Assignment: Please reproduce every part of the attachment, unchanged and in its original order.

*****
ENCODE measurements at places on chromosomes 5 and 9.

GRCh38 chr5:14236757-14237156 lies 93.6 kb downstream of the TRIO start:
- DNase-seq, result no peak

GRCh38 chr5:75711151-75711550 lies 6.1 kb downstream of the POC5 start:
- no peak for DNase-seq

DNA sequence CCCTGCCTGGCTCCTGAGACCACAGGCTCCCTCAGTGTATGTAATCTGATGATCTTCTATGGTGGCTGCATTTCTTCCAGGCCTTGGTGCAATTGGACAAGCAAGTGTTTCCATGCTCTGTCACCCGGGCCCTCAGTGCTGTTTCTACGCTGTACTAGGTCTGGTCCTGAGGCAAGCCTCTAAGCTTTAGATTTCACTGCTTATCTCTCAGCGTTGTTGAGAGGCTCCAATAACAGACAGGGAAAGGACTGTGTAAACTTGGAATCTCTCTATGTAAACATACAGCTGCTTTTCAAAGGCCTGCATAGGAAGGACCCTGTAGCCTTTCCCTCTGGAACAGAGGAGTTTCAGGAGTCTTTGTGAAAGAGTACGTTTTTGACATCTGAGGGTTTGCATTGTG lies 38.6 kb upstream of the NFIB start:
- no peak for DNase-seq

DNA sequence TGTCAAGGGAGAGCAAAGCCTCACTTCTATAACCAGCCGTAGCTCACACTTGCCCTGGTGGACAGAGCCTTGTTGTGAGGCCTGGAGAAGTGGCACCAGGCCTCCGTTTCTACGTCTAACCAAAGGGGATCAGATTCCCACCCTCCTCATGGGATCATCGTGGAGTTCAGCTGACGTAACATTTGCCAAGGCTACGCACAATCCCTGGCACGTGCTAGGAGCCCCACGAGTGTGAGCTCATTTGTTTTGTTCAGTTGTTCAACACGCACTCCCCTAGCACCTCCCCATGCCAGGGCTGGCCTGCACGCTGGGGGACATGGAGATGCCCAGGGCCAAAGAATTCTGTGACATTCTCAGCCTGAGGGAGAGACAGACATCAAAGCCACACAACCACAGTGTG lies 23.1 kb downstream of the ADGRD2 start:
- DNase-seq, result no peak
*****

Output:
ENCODE measurements at places on chromosomes 5 and 9.

GRCh38 chr5:14236757-14237156 lies 93.6 kb downstream of the TRIO start:
- DNase-seq, result no peak

GRCh38 chr5:75711151-75711550 lies 6.1 kb downstream of the POC5 start:
- no peak for DNase-seq

DNA sequence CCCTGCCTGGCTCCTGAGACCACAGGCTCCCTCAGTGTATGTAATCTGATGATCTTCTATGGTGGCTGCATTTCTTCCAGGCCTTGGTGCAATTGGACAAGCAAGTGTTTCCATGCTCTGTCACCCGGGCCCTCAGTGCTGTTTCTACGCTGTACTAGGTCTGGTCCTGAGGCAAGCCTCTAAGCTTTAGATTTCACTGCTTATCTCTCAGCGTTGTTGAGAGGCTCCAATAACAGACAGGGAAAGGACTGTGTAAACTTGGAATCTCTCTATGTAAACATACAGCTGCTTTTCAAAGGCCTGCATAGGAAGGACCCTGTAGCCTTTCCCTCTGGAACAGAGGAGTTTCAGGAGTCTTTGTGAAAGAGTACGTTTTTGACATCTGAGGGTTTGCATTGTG lies 38.6 kb upstream of the NFIB start:
- no peak for DNase-seq

DNA sequence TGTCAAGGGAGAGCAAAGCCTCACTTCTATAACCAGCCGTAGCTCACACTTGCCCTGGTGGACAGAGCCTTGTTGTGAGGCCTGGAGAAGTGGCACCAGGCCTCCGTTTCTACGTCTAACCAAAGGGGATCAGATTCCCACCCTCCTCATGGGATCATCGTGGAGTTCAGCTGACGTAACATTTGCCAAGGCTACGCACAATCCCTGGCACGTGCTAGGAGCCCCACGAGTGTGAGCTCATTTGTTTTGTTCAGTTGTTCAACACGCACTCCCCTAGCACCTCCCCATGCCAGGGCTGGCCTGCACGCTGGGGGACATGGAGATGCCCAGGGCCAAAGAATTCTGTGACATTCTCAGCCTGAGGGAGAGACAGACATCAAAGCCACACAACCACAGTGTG lies 23.1 kb downstream of the ADGRD2 start:
- DNase-seq, result no peak